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Mass Under the Lip

Case highlights the importance of oral hygiene in hospital and outpatient settings

Gingival fibroma

Note: This article is reprinted from the Cleveland Clinic Journal of Medicine (2023;90[3]:145-146)


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By Sagar Khanna, BDS, DDS

A 60-year-old man was referred by his primary care physician to the oral and maxillofacial surgery clinic with a mass under the upper lip. The mass had grown slowly over the past two to three weeks while the patient was in rehabilitation after a stroke that had occurred three months earlier. He reported no symptoms other than minor bleeding of the gums after brushing his teeth. He was not a smoker. His oral hygiene during his hospitalization and rehabilitation had been poor.

On physical examination, a large, firm, non-tender, sessile mass was visible on the gingiva of the upper incisors (see above). The surface was erythematous and smooth with no ulceration. Excisional biopsy of the entire mass was performed under local anesthesia. Histopathology revealed a fibroma with fibrous strand proliferation and no dysplastic changes, suggesting a diagnosis of benign fibroma. No additional treatment was necessary.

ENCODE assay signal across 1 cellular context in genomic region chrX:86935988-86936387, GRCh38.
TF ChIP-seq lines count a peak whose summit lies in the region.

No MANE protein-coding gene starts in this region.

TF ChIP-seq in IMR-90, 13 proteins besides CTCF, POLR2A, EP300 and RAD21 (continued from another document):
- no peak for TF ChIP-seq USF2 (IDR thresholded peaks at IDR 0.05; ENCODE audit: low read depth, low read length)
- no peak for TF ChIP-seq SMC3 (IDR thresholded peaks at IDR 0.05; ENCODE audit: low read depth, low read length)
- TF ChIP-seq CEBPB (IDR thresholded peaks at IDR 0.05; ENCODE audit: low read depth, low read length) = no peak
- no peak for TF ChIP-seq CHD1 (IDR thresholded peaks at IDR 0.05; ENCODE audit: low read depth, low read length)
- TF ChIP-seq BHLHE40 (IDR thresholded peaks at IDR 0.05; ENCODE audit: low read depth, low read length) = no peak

The patient was instructed on the importance of maintaining oral hygiene. At a two-week follow-up visit, the gingiva had healed with restoration of its contour. The patient had no bleeding gums or other symptoms.

Differential diagnosis of gingival mass

The differential diagnosis of a gingival mass includes peripheral ossifying fibroma, peripheral giant cell granuloma and pyogenic granuloma.1 Fibromas are benign growths that occur most commonly along the buccal mucosa secondary to accidental biting of the cheek.2 Due to their slow growth, they typically have a subacute onset.

The gingival fibroma in our patient stemmed from poor oral hygiene resulting in plaque with a calculus deposit acting as an irritant. This is histologically different from a cutaneous fibrous neoplasm, which is rarely seen in the mucosal tissue in the head and neck.3 Excisional biopsy is diagnostic and curative. Laser removal has been described in the literature.4 Recurrence is prevented with attention to good oral hygiene.5

The development of the oral mass in this patient illustrates the importance of oral health, which is often overlooked in the hospital and outpatient settings. Patients at risk include those with prolonged stays in the hospital and in rehabilitation facilities. Patient education and attention to oral hygiene can prevent oral infections and will improve the overall health of patients.


  1. Salum FG, Yurgel LS, Cherubini K, De Figueiredo MA, Medeiros IC, Nicola FS. Pyogenic granuloma, peripheral giant cell granuloma and peripheral ossifying fibroma: retrospective analysis of 138 cases. Minerva Stomatol 2008; 57(5):227–232.
  2. Panta P. Traumatic fibroma. Pan Afr Med J 2015; 21:220.
  3. Elledge R, Nandra B, Bates T, Zardo D, Parmar S. Storiform collagenoma (sclerotic fibroma) of the oral mucosa. Br J Oral Maxillofac Surg 2020; 58(2):231–233.


  1. Javid K, Kurtzman GM, Boros AL. Oral fibroma removal with an Er,Cr:YSSG laser. Compend Contin Educ Dent 2020; 41(5):e17–e22.
  2. Zhang W, Chen Y, An Z, Geng N, Bao D. Reactive gingival lesions: a retrospective study of 2,439 cases. Quintessence Int 2007; 38(2): 103–110.


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